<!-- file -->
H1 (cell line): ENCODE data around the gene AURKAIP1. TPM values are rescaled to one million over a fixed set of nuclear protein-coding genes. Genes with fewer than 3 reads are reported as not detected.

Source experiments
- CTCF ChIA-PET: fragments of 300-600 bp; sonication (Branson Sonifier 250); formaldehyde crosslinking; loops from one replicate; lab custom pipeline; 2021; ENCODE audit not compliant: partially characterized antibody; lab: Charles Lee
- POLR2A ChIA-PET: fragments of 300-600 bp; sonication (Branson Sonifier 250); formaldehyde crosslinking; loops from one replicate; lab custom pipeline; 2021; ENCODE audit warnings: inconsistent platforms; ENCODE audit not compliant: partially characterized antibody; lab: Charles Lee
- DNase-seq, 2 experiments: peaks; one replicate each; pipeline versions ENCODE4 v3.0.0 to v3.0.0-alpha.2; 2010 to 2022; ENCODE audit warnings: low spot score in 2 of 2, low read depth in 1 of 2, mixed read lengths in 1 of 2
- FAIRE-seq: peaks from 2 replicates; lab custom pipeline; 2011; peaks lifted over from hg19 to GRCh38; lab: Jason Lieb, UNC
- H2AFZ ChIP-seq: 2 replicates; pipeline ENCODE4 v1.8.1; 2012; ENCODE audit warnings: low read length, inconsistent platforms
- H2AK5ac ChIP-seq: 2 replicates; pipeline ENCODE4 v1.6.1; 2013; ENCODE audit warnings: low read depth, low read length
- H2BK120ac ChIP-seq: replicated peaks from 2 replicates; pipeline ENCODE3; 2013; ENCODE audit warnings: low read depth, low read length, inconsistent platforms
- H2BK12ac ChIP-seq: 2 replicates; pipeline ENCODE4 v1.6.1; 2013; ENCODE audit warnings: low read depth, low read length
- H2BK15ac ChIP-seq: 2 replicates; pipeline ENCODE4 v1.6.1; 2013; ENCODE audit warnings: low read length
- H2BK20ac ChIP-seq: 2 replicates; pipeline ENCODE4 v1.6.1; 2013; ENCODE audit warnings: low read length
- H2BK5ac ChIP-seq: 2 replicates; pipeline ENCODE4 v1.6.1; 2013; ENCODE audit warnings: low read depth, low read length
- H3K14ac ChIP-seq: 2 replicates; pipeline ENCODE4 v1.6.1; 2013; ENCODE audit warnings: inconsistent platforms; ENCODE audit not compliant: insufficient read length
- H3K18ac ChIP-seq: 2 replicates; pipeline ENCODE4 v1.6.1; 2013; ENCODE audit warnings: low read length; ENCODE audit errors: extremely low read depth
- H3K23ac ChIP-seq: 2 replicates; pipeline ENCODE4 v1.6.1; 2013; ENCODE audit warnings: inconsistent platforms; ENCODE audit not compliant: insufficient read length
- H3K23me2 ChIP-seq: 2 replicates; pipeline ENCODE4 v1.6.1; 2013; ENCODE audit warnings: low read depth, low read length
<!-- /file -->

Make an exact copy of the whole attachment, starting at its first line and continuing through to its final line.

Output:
H1 (cell line): ENCODE data around the gene AURKAIP1. TPM values are rescaled to one million over a fixed set of nuclear protein-coding genes. Genes with fewer than 3 reads are reported as not detected.

Source experiments
- CTCF ChIA-PET: fragments of 300-600 bp; sonication (Branson Sonifier 250); formaldehyde crosslinking; loops from one replicate; lab custom pipeline; 2021; ENCODE audit not compliant: partially characterized antibody; lab: Charles Lee
- POLR2A ChIA-PET: fragments of 300-600 bp; sonication (Branson Sonifier 250); formaldehyde crosslinking; loops from one replicate; lab custom pipeline; 2021; ENCODE audit warnings: inconsistent platforms; ENCODE audit not compliant: partially characterized antibody; lab: Charles Lee
- DNase-seq, 2 experiments: peaks; one replicate each; pipeline versions ENCODE4 v3.0.0 to v3.0.0-alpha.2; 2010 to 2022; ENCODE audit warnings: low spot score in 2 of 2, low read depth in 1 of 2, mixed read lengths in 1 of 2
- FAIRE-seq: peaks from 2 replicates; lab custom pipeline; 2011; peaks lifted over from hg19 to GRCh38; lab: Jason Lieb, UNC
- H2AFZ ChIP-seq: 2 replicates; pipeline ENCODE4 v1.8.1; 2012; ENCODE audit warnings: low read length, inconsistent platforms
- H2AK5ac ChIP-seq: 2 replicates; pipeline ENCODE4 v1.6.1; 2013; ENCODE audit warnings: low read depth, low read length
- H2BK120ac ChIP-seq: replicated peaks from 2 replicates; pipeline ENCODE3; 2013; ENCODE audit warnings: low read depth, low read length, inconsistent platforms
- H2BK12ac ChIP-seq: 2 replicates; pipeline ENCODE4 v1.6.1; 2013; ENCODE audit warnings: low read depth, low read length
- H2BK15ac ChIP-seq: 2 replicates; pipeline ENCODE4 v1.6.1; 2013; ENCODE audit warnings: low read length
- H2BK20ac ChIP-seq: 2 replicates; pipeline ENCODE4 v1.6.1; 2013; ENCODE audit warnings: low read length
- H2BK5ac ChIP-seq: 2 replicates; pipeline ENCODE4 v1.6.1; 2013; ENCODE audit warnings: low read depth, low read length
- H3K14ac ChIP-seq: 2 replicates; pipeline ENCODE4 v1.6.1; 2013; ENCODE audit warnings: inconsistent platforms; ENCODE audit not compliant: insufficient read length
- H3K18ac ChIP-seq: 2 replicates; pipeline ENCODE4 v1.6.1; 2013; ENCODE audit warnings: low read length; ENCODE audit errors: extremely low read depth
- H3K23ac ChIP-seq: 2 replicates; pipeline ENCODE4 v1.6.1; 2013; ENCODE audit warnings: inconsistent platforms; ENCODE audit not compliant: insufficient read length
- H3K23me2 ChIP-seq: 2 replicates; pipeline ENCODE4 v1.6.1; 2013; ENCODE audit warnings: low read depth, low read length